Scuba Diving in Japan

Scuba Diving in Japan?!

Okay, so Japan may not be the first country that comes to mind when you think of scuba diving. But in fact, the country has over 2,000 dive spots. And with the Japanese archipelago ranging from the sub-tropical Okinawa to the almost arctic cold of northern Hokkaido, there is sure to be something for every kind of diver. In particular, in addition to warm weather all year round and equally warm people, the southern island prefecture of Okinawa provides world-class scuba diving.

Hatoma Island

Hatoma Island, Okinawa Prefecture

Izu Peninsula

Because it's only an hour by train from central Tokyo, Izu Peninsula is the most popular dive destination on the mainland. It includes both Japan's first dive spot - Izu Oceanic Park, on the east coast - and the best on the main island of Honshu - Osezaki, on the west coast. A wide variety of shore, harbor and boat dives are available from the many coastal towns. The area is actually more famous for its onsen or hot spring, resorts. So you can enjoy soaking in a therapeutic, steaming hot bath after a day's diving in less than tropical waters. For destinations further down the peninsula, a two-day trip from Tokyo is advisable and you'll need to travel by road to reach most of them. Some of the more popular spots are Futo (known for its eagle rays), Kumomi (with its great view of Mt. Fuji on a clear day) and the tiny island of Mikomoto, which has deep, clear water and big fish, but also strong currents and is only for experienced divers.

Izu Islands

Officially part of Tokyo and part of the Fuji Hakone Izu national park, this chain of seven islands starts with the main island of Oshima, located in the mouth of Tokyo Bay and about 2 hours by ferry from the city. Residents of the island of Miyakejima were evacuated in 2000 following volcanic activity and a considerable part of the island remains uninhabitable.

Ogasawara Islands

Also officially part of Tokyo, the Ogasawara Islands stretch a whopping 1,850km south of the city. Moving that far south, of course the water becomes considerably warmer and clearer, making this an ideal dive destination for those looking for something longer than a day trip.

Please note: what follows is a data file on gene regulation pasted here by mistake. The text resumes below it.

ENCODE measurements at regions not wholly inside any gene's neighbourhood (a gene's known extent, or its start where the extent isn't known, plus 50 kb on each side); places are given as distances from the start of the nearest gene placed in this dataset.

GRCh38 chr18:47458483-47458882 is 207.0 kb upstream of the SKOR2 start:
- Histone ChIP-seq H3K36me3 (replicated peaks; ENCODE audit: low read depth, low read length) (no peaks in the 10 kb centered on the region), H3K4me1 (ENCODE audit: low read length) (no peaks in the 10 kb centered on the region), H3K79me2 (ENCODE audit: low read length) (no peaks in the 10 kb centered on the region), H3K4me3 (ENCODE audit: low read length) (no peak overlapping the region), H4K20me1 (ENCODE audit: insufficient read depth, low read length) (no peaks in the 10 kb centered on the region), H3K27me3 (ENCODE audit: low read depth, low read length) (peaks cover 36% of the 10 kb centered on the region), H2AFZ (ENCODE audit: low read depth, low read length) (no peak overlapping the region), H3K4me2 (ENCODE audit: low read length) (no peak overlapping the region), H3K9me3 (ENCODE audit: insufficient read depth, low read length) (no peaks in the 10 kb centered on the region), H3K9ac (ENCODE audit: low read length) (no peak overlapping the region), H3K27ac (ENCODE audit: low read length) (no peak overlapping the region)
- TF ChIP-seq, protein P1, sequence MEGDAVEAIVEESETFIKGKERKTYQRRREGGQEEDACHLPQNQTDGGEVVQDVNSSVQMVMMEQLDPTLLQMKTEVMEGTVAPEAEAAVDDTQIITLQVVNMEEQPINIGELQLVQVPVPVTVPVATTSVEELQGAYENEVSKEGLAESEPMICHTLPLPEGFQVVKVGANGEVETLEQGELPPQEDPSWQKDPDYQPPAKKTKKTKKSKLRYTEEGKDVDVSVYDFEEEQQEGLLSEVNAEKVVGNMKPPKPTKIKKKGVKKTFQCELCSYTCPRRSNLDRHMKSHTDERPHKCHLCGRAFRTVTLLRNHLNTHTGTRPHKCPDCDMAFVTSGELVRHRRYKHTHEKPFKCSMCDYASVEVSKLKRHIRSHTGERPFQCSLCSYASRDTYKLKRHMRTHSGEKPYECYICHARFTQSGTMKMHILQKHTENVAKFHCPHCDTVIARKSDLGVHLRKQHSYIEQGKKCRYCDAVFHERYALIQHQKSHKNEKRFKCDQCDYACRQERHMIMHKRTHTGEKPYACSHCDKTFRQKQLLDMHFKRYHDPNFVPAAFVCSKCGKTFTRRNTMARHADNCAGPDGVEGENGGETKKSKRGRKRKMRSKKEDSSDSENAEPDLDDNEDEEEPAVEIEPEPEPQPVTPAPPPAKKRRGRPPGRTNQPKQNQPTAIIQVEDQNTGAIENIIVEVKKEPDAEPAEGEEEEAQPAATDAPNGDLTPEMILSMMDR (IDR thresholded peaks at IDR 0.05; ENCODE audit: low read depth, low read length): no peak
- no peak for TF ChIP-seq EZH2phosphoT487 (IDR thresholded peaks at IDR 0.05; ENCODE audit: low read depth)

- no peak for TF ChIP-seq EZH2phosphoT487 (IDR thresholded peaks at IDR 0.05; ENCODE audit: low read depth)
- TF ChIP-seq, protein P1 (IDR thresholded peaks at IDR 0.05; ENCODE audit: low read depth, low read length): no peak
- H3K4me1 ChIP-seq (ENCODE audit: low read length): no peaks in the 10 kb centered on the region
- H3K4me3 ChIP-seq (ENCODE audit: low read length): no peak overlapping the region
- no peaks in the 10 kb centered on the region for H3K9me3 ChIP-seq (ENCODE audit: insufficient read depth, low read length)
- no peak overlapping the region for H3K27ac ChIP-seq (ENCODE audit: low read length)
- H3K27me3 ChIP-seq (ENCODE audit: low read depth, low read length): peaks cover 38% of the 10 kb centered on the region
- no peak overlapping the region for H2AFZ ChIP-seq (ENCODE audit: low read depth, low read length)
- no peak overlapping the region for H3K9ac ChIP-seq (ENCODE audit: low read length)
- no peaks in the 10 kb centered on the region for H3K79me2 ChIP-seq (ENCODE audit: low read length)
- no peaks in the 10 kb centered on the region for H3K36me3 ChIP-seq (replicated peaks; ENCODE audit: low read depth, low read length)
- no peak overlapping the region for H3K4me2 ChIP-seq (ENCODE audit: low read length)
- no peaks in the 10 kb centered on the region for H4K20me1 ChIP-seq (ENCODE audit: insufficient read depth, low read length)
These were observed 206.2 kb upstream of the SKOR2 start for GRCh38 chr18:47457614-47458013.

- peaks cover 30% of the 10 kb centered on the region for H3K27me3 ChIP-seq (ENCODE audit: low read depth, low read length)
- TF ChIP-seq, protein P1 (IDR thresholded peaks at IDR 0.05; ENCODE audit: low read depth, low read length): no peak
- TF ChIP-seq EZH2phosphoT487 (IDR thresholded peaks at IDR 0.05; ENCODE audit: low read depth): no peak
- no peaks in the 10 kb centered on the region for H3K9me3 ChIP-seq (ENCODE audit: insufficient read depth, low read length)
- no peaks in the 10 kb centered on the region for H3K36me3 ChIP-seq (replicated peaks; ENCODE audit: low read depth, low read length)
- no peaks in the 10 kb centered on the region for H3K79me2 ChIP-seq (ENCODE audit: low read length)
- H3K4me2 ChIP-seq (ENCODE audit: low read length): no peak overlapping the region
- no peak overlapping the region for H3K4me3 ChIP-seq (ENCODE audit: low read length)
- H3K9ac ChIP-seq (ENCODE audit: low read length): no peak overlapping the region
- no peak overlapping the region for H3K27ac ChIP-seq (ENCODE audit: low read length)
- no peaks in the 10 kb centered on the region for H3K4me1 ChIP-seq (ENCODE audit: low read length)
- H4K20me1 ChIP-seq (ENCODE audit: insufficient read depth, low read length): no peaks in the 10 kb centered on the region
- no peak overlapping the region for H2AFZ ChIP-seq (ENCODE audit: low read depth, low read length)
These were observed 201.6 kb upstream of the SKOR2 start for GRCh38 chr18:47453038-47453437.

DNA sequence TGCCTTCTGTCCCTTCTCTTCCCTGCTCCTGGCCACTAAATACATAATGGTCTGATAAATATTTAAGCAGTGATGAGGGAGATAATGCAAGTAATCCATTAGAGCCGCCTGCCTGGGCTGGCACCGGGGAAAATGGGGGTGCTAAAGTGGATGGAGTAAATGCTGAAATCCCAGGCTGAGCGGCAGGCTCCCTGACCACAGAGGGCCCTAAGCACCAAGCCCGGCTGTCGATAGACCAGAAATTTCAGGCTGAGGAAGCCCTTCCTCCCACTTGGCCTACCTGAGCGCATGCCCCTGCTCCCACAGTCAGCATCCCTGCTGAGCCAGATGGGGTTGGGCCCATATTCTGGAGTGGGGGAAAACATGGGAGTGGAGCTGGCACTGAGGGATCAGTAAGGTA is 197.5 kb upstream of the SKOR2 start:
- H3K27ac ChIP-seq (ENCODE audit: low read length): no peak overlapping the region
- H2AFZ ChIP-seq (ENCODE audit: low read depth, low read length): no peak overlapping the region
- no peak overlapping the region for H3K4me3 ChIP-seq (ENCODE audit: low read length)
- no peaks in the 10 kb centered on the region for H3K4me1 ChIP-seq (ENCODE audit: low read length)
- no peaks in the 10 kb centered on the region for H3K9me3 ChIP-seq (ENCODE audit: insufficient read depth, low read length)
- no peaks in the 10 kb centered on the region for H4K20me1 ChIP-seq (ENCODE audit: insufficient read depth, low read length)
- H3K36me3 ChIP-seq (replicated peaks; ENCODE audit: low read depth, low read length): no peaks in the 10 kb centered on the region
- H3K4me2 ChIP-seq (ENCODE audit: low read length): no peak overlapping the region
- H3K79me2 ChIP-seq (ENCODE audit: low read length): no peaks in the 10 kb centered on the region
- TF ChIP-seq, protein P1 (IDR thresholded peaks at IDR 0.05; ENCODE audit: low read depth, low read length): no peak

A three-hour flight from Tokyo (two from Osaka), Okinawa is Japan's version of a tropical paradise. It's the country's southern-most prefecture and has a history and culture quite different to that of the mainland. A wonderful holiday destination at just about any time of year, it's also got the best scuba diving in Japan. The US military has most of its Japanese forces concentrated in Okinawa, with the result that English is widely spoken and western-style entertainment is plentiful in areas near the bases.

The Okinawan people are famous for their hospitality and the climate is good year-round (though typhoons do pass through in season). The prefecture is made up of several clusters of islands, including the Yonaguni islands, home to what many people think to be a sunken city or civilization at Isseki point. Okinawa saw the most intense warfare of WWII but most ship wrecks are in water too deep for recreational diving, the only exception being the USS Emmons, a destroyer escort sunk off the Kerama Islands. The Keramas are the closest to the mainland and also offer the best dive spots in the region, about 100 in all, with crystal clear water and amazing coral formations. Other top spots for diving are on the main island of Okinawa, Ishigaki, Iriomote and Yonaguni islands.

Hokkaido and Northern Japan

If ice diving is your thing, the Sea of Okhotsk off the coast of Hokkaido offers spectacular ice drifts. Other popular spots for dry suit diving in northern Japan include the Sea of Japan island of Sado in Niigata Prefecture and the coast of the Tsugaru Peninsula in Aomori Prefecture.

Funuaki Ida beach

Iriomote Island's "Last Paradise

Coral off Hatoma Island

Coral off Hatoma Island

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